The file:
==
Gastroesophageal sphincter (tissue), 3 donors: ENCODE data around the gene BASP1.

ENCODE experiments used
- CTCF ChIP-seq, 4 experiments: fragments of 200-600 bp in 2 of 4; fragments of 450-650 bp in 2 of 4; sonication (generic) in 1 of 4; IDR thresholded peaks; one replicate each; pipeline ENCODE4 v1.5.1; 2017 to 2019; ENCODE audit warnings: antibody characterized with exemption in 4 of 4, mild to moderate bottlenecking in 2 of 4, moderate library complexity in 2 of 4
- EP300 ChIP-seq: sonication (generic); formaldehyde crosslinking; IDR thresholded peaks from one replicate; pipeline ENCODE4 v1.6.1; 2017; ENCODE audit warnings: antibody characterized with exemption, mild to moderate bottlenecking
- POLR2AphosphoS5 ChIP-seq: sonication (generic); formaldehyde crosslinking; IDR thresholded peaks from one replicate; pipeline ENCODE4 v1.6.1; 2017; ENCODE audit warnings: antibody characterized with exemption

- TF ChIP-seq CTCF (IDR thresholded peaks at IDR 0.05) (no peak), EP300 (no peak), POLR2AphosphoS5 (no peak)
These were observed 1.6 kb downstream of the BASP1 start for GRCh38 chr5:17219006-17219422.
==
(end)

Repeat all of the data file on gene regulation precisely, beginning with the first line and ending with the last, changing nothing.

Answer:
Gastroesophageal sphincter (tissue), 3 donors: ENCODE data around the gene BASP1.

ENCODE experiments used
- CTCF ChIP-seq, 4 experiments: fragments of 200-600 bp in 2 of 4; fragments of 450-650 bp in 2 of 4; sonication (generic) in 1 of 4; IDR thresholded peaks; one replicate each; pipeline ENCODE4 v1.5.1; 2017 to 2019; ENCODE audit warnings: antibody characterized with exemption in 4 of 4, mild to moderate bottlenecking in 2 of 4, moderate library complexity in 2 of 4
- EP300 ChIP-seq: sonication (generic); formaldehyde crosslinking; IDR thresholded peaks from one replicate; pipeline ENCODE4 v1.6.1; 2017; ENCODE audit warnings: antibody characterized with exemption, mild to moderate bottlenecking
- POLR2AphosphoS5 ChIP-seq: sonication (generic); formaldehyde crosslinking; IDR thresholded peaks from one replicate; pipeline ENCODE4 v1.6.1; 2017; ENCODE audit warnings: antibody characterized with exemption

- TF ChIP-seq CTCF (IDR thresholded peaks at IDR 0.05) (no peak), EP300 (no peak), POLR2AphosphoS5 (no peak)
These were observed 1.6 kb downstream of the BASP1 start for GRCh38 chr5:17219006-17219422.